Linda Blair

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Linda Blair

Linda Blair.jpg
Personal
Born: January 22, 1959 (1959-01-22) (age 55)
St. Louis, Missouri, USA
Ethnicity: Caucasian
Nationality: American
Body
Measurements: 34-24-34
Bra/cup size: 34C (75C)
Height: 5 ft 2 in (1.57 m)
Personal pages

Official website

Communities: MySpace
Databases
IMDb

Linda Denise Blair (born January 22, 1959) is an Academy Award-nominated American actress most famous for her role as the possessed child in the 1973 film The Exorcist, and its sequel, Exorcist II: The Heretic.

Child actress[edit]

Blair was born in St. Louis, Missouri, the daughter of Elinore (née Leitch), a real estate agent, and James Frederick Blair, an executive recruiter.[1] She moved with her parents to Westport, Connecticut when she was two years old. As a young child, Blair began her career by modeling, then acting in commercials, including a long-running one for Gulden's Mustard. Blair had originally planned to become a veterinarian, but instead accepted a role in The Exorcist because the money would allow her to pursue horsemanship. She was chosen over the very similar-looking Pamelyn Ferdin since the director wanted an unknown, and Ferdin had already gained notoriety after appearing in Star Trek, The Odd Couple and Night Gallery.

The Exorcist[edit]

Based on William Peter Blatty's best-selling novel, The Exorcist was directed by William Friedkin, who had recently won an Oscar for directing The French Connection. The cast included Ellen Burstyn, Jason Miller, Max Von Sydow and Kitty Winn. Blatty produced the film and wrote the screenplay.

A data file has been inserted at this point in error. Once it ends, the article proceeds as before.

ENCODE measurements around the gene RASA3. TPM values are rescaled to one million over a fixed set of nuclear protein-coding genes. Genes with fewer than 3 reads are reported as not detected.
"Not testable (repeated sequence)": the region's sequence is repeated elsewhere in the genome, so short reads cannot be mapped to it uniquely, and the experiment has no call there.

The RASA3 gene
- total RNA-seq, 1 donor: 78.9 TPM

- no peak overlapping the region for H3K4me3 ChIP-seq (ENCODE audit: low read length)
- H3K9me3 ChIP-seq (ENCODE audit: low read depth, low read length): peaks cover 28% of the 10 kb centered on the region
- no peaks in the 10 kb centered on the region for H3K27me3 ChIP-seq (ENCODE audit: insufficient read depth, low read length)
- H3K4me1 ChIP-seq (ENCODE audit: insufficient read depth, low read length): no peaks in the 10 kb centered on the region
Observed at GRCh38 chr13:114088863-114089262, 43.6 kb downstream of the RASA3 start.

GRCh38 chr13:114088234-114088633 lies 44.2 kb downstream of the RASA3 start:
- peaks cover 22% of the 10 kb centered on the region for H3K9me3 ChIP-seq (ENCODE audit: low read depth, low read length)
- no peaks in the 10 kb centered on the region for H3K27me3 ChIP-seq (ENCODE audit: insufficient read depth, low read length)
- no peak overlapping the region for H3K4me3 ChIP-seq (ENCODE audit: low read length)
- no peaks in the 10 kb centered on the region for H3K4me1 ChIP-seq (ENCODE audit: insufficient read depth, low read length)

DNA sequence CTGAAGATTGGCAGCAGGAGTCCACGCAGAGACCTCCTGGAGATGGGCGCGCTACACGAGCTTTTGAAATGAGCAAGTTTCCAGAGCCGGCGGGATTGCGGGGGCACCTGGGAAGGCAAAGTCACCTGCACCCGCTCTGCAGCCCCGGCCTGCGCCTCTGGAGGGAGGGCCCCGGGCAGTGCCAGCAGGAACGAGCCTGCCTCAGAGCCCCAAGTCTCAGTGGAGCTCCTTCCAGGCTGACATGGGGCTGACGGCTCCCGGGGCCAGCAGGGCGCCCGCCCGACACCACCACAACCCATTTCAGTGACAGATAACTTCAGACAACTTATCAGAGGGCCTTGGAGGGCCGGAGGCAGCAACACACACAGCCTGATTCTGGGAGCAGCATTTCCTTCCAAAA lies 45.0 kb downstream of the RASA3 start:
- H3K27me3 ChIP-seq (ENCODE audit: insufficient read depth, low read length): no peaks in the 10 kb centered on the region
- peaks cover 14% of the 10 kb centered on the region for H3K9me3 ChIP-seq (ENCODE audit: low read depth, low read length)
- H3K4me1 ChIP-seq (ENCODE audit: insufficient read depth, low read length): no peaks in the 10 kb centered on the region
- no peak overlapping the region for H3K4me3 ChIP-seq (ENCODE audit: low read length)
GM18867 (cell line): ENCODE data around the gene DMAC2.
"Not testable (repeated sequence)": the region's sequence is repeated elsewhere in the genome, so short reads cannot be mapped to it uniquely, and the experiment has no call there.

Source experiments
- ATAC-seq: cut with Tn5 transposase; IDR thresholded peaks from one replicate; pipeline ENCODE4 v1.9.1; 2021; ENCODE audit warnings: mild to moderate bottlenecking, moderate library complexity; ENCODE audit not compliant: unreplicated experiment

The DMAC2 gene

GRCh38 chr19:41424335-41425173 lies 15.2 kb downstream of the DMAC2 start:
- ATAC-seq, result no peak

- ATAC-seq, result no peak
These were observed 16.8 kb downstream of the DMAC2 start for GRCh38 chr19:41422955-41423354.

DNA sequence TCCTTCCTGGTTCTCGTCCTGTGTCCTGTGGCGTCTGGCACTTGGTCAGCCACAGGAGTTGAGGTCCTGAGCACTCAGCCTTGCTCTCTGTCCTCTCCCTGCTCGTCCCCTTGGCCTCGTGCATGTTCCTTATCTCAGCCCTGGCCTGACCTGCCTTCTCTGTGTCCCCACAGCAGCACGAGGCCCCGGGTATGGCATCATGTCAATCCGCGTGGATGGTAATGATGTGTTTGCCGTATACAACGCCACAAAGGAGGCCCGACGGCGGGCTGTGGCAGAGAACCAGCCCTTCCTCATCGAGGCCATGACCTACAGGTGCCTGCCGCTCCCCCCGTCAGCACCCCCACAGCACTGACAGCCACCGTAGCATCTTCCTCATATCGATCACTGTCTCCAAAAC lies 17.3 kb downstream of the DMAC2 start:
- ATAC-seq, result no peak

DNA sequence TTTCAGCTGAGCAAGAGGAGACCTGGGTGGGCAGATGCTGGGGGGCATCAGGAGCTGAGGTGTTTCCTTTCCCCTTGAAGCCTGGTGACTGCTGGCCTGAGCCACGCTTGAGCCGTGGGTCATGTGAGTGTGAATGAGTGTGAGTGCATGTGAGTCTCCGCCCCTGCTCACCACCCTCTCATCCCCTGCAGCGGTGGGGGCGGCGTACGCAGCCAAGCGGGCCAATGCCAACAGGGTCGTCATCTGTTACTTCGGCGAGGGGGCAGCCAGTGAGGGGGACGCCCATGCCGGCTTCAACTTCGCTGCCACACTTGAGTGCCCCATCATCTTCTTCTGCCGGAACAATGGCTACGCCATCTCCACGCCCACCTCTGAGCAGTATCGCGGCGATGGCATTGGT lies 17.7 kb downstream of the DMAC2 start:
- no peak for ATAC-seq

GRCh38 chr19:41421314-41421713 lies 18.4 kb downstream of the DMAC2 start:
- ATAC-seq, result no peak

Blair gave a strong, credible performance as a young girl possessed by the devil, and was an integral part of the film's phenomenal success soon after opening in December 1973. Lines at theaters extended around blocks, with people standing in line for hours. The film was nominated for ten Academy Awards, including Best Picture, and Blair received an Oscar nomination for Best Supporting Actress, as well as Golden Globe and People's Choice Award wins. Blair received a Golden Globe nomination for the now defunct "most promising female star" category.

Despite the film's several nominations, the Best Picture Oscar went to George Roy Hill's film The Sting. The Exorcist was virtually shut out, although it won for Blatty's screenplay and for Best Sound. Blair's chances for an Oscar were undeniably hurt when Mercedes McCambridge revealed to the press that she had provided the (initially) uncredited demonic voice, though Linda's voice was underlaid in the track, and another woman claimed to have body-doubled for Blair in several scenes, though the director dismissed the contributions of the double as insignificant. The Best Supporting Actress Oscar instead went to 10-year old Tatum O'Neal for her performance in Peter Bogdanovich's Paper Moon.

After The Exorcist[edit]

At age 15, Blair dated and co-habitated with pop singer Rick Springfield, despite a ten year difference in their ages[2] and the fact that she was legally a minor.

1970s[edit]

Following the success of The Exorcist, Blair appeared in several controversial television films, including Born Innocent and Sarah T...Portrait of a Teenage Alcoholic, which were the highest rated in their respective years. She was also featured in Airport 1975. Soon afterward, her role in the failed Exorcist sequel, Exorcist II: The Heretic, nearly killed her career. She did, however, receive a Saturn Award Best Actress nomination for her performance in the film.

According to an interview with John McLaughlin on McLaughlin's One On One, Blair experienced an uncontrollable weight gain over the next few years after Exorcist II.